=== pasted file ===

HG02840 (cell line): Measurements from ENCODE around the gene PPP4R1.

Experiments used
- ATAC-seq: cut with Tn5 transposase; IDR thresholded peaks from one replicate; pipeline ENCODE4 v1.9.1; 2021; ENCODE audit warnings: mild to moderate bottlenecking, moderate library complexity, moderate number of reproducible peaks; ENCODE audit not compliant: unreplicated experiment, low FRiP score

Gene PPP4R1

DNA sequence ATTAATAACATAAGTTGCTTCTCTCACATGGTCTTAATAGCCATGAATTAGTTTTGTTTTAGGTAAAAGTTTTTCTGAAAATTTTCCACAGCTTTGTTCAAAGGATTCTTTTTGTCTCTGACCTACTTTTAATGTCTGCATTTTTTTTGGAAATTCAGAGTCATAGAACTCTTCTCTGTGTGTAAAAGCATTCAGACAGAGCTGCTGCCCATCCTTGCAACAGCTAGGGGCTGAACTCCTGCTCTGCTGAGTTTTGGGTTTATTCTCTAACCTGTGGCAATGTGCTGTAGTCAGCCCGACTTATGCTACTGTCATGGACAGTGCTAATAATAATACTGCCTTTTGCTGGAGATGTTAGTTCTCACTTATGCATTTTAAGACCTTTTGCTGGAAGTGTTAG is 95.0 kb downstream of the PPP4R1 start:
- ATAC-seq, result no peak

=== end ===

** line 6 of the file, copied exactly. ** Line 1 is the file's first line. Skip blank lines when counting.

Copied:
- ATAC-seq, result no peak